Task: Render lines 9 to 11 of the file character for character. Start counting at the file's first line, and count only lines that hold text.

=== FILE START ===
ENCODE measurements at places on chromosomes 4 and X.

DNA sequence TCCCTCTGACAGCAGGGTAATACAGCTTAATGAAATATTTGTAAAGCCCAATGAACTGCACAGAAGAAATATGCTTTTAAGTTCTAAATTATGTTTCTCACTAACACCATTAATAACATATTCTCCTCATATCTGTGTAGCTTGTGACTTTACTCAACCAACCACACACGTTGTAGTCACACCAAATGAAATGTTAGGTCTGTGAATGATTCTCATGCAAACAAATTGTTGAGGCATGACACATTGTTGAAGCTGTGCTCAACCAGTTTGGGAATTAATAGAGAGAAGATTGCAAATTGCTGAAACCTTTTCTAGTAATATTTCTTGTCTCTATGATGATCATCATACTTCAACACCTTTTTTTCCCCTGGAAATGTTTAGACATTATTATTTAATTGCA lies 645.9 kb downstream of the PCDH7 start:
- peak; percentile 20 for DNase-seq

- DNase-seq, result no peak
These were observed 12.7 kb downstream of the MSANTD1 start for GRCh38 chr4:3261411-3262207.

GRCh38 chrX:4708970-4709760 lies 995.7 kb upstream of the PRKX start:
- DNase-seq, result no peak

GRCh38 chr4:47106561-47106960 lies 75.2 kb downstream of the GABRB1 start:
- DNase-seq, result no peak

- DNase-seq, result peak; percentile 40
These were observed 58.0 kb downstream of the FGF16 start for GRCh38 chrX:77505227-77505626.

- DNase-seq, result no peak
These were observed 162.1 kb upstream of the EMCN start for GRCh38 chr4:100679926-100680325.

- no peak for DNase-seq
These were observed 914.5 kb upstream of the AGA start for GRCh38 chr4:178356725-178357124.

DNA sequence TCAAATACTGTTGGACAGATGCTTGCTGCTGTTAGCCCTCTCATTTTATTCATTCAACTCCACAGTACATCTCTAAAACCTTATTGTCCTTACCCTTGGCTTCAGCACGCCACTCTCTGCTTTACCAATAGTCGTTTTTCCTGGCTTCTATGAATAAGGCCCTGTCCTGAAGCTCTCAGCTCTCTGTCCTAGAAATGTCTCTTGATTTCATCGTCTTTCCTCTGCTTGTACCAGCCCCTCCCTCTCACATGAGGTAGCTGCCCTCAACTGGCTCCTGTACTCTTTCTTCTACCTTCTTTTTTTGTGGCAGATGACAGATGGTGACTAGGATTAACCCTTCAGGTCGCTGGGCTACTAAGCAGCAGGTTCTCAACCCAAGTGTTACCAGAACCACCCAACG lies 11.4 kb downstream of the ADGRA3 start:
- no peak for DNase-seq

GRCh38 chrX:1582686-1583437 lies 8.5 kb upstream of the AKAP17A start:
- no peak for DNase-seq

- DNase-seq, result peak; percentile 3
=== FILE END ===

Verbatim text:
- DNase-seq, result no peak

- DNase-seq, result peak; percentile 40
These were observed 58.0 kb downstream of the FGF16 start for GRCh38 chrX:77505227-77505626.